Women produce more than half of the world’s food, according to the U.N. Food and Agricultural Organization. This aligns with the Chinese proverb– “Women Hold up Half the Sky.” As the role of women in agriculture increases in the developed and developing world, female economic activity in agriculture serves as a beacon for poverty reduction, increased food security, and environmental sustainability. In the United States, there has been a 30-percent increase in the number of female-run farms in the U.S. since 2002 and women, now the largest “minority” group in agriculture in the U.S., operate approximately 300,000 farms throughout the country. In most of the developing world, the typical farmer is already a woman, often working with simple tools, barefoot, and with a child in-tow. The FAO stated that if women had the same access to productive resources as men, they could increase yields on their farms by 20 percent to 30 percent, which could lead to 100 million to150 million fewer people living in hunger. United Nations Millennium Development Goal 1: “Eradicate extreme poverty and hunger” and Goal 3: “Promote gender equality and empower women”—are mutually reinforcing. When women grow food, nations grow stronger. By focusing on three different countries- India, Belize, and the United States, I will illustrate the data from the UN, FAO and USDA, introducing the reader to women farmers in each country who emulate challenge and triumph in producing food and making a living. In India, farmer suicides are leaving women in debt and without skills to pull themselves out. In Central America, women are being encouraged to farm by government sponsored programs such as the Belize’s Ministry of Agriculture “Woman of the Year” competition. In the U.S., women are farming more and doing it unconventionally and sustainably. Journalism offers the power to give voice to women farmers worldwide. As environmental reporting becomes a more predominant reporting niche, understanding the complexities of food system and its impacts on gender equality, poverty, malnutrition, politics and the economy becomes crucial.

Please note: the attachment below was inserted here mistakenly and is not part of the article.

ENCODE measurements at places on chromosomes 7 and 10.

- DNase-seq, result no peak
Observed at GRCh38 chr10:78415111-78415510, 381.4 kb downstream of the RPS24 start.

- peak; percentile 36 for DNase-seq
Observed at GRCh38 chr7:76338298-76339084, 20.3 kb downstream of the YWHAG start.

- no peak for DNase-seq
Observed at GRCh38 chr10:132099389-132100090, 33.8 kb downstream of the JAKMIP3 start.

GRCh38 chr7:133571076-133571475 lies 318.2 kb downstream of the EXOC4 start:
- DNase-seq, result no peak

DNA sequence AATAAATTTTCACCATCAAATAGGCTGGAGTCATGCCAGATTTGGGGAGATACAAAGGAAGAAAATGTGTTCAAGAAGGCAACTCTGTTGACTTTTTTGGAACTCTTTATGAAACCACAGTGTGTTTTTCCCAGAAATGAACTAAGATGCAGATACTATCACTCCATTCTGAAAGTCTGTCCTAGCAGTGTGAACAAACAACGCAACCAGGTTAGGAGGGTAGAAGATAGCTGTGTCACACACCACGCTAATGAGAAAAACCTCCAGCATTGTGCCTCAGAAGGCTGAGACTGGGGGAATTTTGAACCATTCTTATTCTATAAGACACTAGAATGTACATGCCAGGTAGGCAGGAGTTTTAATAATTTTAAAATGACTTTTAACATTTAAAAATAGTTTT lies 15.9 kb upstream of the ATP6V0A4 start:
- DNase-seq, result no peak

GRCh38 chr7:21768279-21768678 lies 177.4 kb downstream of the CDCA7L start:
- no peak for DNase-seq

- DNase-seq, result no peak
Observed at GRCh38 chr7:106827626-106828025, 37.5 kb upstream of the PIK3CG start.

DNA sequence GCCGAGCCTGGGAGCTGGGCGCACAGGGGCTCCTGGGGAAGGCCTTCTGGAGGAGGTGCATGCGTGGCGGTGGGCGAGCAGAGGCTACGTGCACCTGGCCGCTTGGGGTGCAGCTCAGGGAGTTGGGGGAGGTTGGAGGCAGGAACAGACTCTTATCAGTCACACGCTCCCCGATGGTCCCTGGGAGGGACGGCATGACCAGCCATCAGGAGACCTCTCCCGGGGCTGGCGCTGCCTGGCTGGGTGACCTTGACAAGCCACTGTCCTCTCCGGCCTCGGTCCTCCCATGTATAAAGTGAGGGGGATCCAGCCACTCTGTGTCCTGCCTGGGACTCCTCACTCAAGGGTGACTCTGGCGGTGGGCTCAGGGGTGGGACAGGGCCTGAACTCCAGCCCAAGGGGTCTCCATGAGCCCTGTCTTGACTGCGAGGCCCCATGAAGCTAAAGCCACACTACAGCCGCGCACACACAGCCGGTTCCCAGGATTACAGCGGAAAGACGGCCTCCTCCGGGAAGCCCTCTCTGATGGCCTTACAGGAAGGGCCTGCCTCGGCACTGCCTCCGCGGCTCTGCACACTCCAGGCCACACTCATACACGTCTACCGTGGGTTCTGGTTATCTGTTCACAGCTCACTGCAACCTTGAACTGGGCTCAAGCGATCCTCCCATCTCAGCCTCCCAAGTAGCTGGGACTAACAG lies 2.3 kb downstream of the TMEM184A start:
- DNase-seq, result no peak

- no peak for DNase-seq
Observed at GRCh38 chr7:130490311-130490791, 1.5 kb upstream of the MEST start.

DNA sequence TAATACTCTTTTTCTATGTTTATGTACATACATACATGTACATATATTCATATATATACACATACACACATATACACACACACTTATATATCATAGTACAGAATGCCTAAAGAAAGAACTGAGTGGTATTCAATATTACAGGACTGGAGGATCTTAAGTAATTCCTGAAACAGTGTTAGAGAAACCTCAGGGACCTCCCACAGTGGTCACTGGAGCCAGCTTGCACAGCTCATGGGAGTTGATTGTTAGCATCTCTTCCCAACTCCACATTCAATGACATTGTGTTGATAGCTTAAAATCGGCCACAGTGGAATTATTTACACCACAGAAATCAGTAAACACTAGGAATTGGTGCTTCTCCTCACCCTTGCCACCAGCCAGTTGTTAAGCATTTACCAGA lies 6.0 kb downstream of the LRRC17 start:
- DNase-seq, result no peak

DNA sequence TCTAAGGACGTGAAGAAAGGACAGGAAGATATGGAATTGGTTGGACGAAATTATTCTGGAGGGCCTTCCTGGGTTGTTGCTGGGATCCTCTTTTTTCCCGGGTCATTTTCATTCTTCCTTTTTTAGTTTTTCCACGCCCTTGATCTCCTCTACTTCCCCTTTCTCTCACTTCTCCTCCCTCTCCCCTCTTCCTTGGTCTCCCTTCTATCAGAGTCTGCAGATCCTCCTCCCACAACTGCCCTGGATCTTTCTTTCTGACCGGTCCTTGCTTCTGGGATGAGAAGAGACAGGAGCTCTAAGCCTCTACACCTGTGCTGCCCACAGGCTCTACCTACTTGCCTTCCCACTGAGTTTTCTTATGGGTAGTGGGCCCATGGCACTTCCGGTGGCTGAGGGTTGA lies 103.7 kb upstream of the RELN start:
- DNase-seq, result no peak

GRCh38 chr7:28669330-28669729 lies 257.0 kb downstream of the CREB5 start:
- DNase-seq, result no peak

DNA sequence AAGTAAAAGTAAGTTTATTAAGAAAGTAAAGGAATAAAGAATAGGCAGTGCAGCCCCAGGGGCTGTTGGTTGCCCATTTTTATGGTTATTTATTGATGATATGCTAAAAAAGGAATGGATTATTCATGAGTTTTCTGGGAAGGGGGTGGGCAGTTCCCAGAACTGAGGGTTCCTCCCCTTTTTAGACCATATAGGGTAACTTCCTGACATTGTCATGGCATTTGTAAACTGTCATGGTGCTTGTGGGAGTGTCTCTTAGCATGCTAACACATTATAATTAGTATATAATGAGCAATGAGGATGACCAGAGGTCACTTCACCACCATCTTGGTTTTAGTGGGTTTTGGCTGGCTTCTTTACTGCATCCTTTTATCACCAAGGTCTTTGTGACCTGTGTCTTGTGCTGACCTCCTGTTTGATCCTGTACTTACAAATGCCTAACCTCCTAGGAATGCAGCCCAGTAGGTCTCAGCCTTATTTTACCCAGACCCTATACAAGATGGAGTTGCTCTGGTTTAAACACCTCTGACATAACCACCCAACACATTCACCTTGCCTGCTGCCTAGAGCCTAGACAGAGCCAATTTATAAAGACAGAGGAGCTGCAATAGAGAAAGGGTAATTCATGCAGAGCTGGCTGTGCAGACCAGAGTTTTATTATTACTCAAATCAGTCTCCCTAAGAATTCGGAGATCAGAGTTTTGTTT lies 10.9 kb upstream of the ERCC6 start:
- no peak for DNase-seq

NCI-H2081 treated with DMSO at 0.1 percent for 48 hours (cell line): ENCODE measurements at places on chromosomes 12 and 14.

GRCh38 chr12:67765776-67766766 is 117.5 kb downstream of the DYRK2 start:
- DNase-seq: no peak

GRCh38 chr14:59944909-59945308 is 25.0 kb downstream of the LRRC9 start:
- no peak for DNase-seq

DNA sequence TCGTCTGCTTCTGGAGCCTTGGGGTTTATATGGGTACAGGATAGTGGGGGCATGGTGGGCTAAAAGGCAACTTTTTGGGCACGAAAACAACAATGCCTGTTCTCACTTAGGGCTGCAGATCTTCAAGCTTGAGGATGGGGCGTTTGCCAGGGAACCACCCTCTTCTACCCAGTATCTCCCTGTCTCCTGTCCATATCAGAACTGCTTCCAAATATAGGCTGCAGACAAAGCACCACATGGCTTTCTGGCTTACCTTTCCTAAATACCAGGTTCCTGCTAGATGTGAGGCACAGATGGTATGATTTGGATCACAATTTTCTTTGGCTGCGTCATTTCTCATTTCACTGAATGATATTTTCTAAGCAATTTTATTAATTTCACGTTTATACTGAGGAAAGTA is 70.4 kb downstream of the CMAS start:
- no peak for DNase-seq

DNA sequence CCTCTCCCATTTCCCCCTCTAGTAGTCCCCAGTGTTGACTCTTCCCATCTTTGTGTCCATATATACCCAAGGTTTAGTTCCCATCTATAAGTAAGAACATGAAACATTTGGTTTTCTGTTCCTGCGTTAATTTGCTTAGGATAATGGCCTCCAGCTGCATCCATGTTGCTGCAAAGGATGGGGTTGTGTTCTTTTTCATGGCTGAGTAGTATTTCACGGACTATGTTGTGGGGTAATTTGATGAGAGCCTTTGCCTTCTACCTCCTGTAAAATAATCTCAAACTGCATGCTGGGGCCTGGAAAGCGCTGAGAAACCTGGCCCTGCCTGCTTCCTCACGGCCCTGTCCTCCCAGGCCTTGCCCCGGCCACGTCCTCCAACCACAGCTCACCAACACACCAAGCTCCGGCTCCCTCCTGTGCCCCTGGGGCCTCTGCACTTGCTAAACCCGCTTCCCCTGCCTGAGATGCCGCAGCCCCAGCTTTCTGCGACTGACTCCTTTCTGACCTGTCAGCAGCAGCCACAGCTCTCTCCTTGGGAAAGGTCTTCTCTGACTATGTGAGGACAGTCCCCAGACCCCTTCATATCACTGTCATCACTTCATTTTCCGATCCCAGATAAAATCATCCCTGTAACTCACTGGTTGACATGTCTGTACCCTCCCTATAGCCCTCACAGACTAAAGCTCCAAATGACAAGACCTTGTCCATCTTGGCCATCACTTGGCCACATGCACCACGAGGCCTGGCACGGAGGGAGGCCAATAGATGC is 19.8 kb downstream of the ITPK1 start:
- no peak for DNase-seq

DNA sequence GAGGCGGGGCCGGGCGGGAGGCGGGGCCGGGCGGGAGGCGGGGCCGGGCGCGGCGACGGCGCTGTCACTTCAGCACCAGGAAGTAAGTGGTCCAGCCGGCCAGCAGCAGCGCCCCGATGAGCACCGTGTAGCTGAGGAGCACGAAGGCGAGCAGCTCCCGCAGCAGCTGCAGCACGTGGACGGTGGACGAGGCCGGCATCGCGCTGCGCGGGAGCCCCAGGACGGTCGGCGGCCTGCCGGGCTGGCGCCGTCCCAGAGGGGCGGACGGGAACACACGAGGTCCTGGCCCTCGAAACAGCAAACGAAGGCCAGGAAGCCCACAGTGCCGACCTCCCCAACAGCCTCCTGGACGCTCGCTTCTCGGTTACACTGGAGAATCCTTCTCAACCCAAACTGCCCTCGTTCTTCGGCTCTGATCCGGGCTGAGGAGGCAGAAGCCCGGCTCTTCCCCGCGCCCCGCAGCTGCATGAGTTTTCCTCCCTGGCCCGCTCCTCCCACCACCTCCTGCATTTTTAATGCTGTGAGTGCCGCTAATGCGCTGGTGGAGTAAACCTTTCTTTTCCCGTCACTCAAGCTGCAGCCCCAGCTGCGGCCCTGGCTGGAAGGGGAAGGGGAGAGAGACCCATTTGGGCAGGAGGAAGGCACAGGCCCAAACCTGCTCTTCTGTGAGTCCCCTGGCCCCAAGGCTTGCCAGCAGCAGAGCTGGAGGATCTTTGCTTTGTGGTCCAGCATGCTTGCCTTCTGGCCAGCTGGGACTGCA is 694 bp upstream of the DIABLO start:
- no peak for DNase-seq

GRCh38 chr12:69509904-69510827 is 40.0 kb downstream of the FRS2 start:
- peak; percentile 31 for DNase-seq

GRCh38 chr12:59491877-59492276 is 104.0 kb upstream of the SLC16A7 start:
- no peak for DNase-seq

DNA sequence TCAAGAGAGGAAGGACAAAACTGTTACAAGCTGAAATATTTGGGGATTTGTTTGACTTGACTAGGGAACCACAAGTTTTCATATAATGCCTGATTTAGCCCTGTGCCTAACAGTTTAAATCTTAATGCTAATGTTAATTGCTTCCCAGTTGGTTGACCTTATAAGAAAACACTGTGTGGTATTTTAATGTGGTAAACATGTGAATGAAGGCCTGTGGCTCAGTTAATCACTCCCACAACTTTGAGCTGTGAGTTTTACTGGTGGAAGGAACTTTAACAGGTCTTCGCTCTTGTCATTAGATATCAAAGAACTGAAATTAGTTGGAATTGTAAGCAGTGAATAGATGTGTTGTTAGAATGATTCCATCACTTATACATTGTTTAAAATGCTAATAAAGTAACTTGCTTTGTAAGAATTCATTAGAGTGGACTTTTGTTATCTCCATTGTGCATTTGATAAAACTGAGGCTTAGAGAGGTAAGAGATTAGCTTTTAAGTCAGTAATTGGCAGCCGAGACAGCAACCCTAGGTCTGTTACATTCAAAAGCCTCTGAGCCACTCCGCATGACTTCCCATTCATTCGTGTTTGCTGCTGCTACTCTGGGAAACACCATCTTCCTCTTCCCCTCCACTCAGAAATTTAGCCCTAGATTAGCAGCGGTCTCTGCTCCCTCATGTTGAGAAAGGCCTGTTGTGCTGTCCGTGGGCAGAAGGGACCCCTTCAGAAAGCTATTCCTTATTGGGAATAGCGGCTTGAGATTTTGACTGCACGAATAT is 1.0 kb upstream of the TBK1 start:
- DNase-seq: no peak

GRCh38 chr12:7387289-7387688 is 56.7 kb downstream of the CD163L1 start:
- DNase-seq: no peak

Advisor(s) or Committee Chair
Professor Gordon McKerral
Agriculture | Arts and Humanities
Stewart, Colleen, "We Can Grow It: Reporting on Women in Agriculture in India, Belize and the U.S." (2011). Honors College Capstone Experience/Thesis Projects. Paper 303.